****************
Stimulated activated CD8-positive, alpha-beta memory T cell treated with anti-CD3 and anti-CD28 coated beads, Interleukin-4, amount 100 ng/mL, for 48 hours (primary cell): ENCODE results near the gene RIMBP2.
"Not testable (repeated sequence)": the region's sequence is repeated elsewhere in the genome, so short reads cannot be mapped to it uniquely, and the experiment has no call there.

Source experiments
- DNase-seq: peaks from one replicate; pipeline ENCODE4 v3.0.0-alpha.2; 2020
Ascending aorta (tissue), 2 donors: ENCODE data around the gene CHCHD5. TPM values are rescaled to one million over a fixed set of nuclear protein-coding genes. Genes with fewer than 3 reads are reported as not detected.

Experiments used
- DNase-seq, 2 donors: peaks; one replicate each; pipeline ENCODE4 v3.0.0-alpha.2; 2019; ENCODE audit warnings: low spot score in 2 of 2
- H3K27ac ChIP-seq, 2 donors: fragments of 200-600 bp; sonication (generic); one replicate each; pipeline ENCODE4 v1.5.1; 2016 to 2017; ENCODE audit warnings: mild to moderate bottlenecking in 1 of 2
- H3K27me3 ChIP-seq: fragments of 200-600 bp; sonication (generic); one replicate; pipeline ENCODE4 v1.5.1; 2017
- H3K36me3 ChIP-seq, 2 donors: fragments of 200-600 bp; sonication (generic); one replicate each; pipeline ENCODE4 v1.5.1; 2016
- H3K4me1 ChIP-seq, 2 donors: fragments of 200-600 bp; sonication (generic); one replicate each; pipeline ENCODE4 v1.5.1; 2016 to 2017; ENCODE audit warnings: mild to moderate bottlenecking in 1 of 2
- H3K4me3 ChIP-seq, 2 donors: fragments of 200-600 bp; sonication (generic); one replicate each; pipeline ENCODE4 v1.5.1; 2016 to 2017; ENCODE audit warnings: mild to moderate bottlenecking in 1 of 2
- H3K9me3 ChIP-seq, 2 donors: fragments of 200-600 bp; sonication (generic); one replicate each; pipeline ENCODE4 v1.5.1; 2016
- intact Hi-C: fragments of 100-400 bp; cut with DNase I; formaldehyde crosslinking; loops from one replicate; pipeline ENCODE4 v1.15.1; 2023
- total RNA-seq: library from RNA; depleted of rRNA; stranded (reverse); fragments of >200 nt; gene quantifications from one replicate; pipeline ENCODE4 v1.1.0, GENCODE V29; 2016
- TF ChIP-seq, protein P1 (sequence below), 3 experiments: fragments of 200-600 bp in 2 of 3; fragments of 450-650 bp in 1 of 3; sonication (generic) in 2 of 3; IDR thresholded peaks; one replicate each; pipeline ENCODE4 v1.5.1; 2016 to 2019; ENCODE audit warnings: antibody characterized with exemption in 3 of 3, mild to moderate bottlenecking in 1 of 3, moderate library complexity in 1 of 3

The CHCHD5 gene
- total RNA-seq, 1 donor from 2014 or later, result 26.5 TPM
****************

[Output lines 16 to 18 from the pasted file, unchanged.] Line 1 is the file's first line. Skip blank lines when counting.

- TF ChIP-seq, protein P1 (sequence below), 3 experiments: fragments of 200-600 bp in 2 of 3; fragments of 450-650 bp in 1 of 3; sonication (generic) in 2 of 3; IDR thresholded peaks; one replicate each; pipeline ENCODE4 v1.5.1; 2016 to 2019; ENCODE audit warnings: antibody characterized with exemption in 3 of 3, mild to moderate bottlenecking in 1 of 3, moderate library complexity in 1 of 3

The CHCHD5 gene
- total RNA-seq, 1 donor from 2014 or later, result 26.5 TPM